North Korea began disabling its plutonium-producing reactor and other related facilities last month with US experts present.
The process is a key step in a six-nation deal aimed at persuading Pyongyang to abandon its nuclear programme in return for economic aid and other benefits.
A team of US nuclear experts has been at the Yongbyon complex - located about 100km north of Pyongyang - for several weeks oversee and advise on disabling the plant.
North Korea had promised to complete the measures by the end of the year but Chun Yung-woo, the chief South Korean nuclear envoy, said last week it would take longer to remove about 8,000 spent fuel rods from the reactor.
A crucial issue during Hill's three-day trip is expected to be another North Korean pledge to provide a complete inventory of its nuclear programme by the end of the year and answer US suspicions it was also secretly enriching uranium for weapons.
|Pyongyang is expected to fully declare its |
nuclear programme by year's end [AP]
Hill, who flew to the North from a US air base in South Korea after a four-day visit, said last week that the North was finalising the declaration of its nuclear programmes and that he would talk about the document with North Korean officials.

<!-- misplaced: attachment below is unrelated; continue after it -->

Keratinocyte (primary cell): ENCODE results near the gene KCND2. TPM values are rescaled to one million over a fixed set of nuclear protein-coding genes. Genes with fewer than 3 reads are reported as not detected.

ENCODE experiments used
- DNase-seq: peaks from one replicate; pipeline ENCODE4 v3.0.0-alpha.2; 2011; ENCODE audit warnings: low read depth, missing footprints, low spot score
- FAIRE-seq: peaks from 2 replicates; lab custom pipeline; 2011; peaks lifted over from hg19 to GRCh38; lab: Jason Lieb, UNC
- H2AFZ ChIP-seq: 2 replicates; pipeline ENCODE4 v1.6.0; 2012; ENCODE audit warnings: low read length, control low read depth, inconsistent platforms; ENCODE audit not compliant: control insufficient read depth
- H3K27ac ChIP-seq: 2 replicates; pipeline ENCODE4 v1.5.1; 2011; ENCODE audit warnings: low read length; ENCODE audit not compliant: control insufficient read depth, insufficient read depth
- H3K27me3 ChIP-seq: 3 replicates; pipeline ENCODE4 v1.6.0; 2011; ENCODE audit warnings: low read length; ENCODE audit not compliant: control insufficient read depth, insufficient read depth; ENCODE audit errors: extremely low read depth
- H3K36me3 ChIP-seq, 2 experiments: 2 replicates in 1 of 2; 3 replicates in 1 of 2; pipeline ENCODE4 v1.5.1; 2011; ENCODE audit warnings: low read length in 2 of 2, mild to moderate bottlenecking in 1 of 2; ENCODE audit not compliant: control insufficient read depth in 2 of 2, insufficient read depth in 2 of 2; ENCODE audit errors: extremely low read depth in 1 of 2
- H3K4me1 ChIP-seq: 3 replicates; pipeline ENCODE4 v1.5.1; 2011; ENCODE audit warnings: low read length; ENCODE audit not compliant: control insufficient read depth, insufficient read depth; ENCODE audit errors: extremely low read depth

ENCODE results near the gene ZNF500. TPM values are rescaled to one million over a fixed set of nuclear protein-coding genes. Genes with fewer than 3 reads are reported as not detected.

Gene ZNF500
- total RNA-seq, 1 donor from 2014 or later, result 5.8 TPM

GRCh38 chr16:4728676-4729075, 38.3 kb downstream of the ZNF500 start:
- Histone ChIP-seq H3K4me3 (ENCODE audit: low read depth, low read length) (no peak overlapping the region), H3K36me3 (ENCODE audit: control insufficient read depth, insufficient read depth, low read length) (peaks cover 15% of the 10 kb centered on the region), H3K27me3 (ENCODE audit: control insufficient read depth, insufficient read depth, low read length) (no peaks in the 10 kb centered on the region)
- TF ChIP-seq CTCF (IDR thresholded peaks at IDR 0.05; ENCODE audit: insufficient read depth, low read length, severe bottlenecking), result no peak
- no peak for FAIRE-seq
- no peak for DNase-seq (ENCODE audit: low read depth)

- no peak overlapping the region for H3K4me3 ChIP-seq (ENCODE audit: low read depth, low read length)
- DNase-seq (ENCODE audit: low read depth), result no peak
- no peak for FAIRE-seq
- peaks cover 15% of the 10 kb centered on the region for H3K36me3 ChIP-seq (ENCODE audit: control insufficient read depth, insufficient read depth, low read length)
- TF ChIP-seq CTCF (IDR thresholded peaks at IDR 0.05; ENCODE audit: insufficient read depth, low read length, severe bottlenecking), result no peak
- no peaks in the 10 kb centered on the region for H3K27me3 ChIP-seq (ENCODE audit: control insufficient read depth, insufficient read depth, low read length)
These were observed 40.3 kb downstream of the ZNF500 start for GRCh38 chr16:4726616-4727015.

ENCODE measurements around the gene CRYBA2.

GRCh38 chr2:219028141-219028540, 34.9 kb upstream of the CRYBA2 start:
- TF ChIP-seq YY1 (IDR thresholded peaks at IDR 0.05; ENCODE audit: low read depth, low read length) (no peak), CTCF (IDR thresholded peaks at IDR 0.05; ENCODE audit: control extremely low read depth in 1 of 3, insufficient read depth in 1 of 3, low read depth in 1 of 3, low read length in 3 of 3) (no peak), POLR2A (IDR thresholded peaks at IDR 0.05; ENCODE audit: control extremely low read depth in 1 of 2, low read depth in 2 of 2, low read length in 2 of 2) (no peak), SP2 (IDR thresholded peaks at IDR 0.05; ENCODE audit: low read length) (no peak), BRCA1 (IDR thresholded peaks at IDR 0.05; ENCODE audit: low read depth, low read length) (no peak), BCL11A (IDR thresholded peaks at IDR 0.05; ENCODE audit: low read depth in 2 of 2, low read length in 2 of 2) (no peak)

Besides the plutonium programme, Hill has said the list should also give a "complete understanding" of a suspected uranium programme to build bombs, even if it is no longer active.
The US envoy has also stressed the need for the North to include its proliferation efforts in the list, amid suspicions it may have helped Syria build a nuclear plant.
The content of the declaration could indicate whether the North is willing to go all the way to full denuclearisation, or whether it plans to keep its stockpiled material after shutting down ageing plants.
If the North fulfils its commitment, the US has pledged to start the process of removing it from its list of countries that it deems sponsors of terrorism.
Hill last visited North Korea in June and was at that time the first senior US official to do so in more than four years.
After his current trip, which ends on Wednesday, Hill is expected to join envoys from the two Koreas, China, Russia and Japan in Beijing to resume six-nation talks set to outline steps to dismantle Pyongyang's nuclear facilities.